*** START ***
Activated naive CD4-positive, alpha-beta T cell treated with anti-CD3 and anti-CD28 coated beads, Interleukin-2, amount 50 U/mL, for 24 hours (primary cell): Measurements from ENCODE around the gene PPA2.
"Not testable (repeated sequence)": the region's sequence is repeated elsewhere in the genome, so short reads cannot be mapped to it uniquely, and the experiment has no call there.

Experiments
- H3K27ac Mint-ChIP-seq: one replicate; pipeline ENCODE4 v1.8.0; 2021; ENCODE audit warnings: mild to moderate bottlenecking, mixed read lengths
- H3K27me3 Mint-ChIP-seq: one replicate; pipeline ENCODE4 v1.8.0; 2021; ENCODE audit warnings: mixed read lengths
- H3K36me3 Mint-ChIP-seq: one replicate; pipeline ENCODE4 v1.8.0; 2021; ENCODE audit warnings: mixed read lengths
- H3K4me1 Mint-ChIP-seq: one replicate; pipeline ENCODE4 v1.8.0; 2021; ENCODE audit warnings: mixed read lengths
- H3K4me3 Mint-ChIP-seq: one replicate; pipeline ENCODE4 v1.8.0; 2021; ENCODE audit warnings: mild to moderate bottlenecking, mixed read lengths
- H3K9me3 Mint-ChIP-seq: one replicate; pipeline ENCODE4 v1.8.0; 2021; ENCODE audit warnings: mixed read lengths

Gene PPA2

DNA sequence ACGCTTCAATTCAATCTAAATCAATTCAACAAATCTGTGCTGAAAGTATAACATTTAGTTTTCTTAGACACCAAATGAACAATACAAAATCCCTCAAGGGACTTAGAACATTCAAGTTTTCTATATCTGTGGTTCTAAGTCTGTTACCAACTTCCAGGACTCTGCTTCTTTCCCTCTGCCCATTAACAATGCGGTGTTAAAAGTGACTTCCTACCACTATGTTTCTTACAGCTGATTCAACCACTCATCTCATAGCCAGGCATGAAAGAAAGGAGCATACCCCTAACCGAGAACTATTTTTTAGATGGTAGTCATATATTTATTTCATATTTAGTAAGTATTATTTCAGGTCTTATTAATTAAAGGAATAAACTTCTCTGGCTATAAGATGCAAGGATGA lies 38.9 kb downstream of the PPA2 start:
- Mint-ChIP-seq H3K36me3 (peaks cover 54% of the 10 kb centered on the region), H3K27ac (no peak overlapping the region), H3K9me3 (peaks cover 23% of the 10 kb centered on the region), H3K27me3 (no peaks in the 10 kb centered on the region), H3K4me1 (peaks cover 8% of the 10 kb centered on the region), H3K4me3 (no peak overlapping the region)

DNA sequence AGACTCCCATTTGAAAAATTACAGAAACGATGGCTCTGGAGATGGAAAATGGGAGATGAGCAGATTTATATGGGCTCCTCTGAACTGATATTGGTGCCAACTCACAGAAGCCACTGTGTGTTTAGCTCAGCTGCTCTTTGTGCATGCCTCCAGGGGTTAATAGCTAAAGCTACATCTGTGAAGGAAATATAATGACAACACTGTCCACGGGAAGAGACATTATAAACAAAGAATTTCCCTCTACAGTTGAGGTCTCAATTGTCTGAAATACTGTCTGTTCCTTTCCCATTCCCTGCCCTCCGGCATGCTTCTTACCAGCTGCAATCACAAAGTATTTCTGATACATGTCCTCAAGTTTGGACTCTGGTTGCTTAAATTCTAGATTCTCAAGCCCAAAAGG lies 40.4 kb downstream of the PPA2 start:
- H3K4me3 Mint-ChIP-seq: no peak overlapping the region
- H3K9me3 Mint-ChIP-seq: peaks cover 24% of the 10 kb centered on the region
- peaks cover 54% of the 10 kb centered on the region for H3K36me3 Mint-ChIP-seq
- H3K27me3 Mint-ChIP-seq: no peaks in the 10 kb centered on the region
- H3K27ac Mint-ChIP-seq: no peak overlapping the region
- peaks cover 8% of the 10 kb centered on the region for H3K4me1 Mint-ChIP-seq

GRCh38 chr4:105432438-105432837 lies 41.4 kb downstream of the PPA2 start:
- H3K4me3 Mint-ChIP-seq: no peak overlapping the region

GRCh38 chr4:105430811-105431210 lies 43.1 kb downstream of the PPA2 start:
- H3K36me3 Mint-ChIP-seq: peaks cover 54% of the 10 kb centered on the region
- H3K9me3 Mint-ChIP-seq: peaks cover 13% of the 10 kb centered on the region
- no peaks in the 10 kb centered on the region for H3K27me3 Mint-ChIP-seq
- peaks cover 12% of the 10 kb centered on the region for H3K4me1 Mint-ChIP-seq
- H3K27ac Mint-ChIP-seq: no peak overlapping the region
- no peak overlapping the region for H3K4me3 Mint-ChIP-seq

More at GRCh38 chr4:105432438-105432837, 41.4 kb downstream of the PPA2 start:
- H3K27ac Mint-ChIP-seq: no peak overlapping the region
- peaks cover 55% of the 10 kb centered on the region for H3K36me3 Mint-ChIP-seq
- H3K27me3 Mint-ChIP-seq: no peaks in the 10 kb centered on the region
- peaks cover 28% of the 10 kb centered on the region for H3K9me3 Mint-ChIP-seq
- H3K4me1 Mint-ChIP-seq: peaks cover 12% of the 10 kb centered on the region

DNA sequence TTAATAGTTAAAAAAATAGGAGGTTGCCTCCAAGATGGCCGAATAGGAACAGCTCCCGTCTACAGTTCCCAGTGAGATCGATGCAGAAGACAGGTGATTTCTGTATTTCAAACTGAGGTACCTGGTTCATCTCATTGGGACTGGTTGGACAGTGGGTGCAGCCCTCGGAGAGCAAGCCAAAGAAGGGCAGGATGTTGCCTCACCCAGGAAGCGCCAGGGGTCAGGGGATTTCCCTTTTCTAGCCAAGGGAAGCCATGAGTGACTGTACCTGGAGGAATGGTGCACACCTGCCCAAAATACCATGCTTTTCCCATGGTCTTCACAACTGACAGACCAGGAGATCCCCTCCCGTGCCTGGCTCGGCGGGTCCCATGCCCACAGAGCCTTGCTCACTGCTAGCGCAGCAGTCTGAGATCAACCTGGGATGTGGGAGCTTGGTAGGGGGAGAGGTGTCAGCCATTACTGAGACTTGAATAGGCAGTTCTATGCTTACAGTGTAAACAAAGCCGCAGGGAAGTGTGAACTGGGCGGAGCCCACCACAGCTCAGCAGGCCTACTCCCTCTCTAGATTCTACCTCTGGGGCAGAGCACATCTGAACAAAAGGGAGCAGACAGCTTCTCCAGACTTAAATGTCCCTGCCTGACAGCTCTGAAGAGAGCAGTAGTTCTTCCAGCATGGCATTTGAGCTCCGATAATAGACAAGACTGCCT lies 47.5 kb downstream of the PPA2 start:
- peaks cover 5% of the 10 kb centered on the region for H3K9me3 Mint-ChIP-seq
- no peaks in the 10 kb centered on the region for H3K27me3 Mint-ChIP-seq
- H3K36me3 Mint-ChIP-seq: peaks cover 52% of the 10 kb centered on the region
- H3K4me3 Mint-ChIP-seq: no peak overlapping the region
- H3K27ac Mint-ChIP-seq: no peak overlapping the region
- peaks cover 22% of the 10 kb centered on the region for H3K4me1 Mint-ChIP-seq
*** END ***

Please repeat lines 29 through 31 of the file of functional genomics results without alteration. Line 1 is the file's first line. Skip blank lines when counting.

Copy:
More at GRCh38 chr4:105432438-105432837, 41.4 kb downstream of the PPA2 start:
- H3K27ac Mint-ChIP-seq: no peak overlapping the region
- peaks cover 55% of the 10 kb centered on the region for H3K36me3 Mint-ChIP-seq